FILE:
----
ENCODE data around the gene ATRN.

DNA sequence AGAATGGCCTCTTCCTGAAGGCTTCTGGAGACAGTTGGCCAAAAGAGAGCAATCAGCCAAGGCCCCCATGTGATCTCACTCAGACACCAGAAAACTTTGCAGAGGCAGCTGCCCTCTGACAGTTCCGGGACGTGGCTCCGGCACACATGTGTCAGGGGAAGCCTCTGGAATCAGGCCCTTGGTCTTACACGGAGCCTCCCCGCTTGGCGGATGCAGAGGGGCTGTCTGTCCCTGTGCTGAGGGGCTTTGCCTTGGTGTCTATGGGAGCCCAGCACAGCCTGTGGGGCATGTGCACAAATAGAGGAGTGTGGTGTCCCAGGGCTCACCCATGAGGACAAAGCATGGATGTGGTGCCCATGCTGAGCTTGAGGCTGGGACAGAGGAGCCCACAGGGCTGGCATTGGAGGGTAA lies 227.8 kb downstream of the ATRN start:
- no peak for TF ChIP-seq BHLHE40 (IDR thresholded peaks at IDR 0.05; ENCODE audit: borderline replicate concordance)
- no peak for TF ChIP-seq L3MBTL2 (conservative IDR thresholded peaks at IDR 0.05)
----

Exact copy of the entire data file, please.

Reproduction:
ENCODE data around the gene ATRN.

DNA sequence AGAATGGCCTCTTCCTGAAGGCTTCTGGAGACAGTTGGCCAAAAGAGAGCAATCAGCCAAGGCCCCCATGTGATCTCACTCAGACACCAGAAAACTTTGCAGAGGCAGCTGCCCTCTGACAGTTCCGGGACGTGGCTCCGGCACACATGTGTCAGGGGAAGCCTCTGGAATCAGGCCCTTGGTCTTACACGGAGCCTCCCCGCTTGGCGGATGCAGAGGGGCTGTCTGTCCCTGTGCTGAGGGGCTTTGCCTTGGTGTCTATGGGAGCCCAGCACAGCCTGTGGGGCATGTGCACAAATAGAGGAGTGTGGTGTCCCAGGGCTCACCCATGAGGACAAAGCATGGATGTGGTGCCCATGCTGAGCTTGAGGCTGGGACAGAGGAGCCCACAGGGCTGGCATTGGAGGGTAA lies 227.8 kb downstream of the ATRN start:
- no peak for TF ChIP-seq BHLHE40 (IDR thresholded peaks at IDR 0.05; ENCODE audit: borderline replicate concordance)
- no peak for TF ChIP-seq L3MBTL2 (conservative IDR thresholded peaks at IDR 0.05)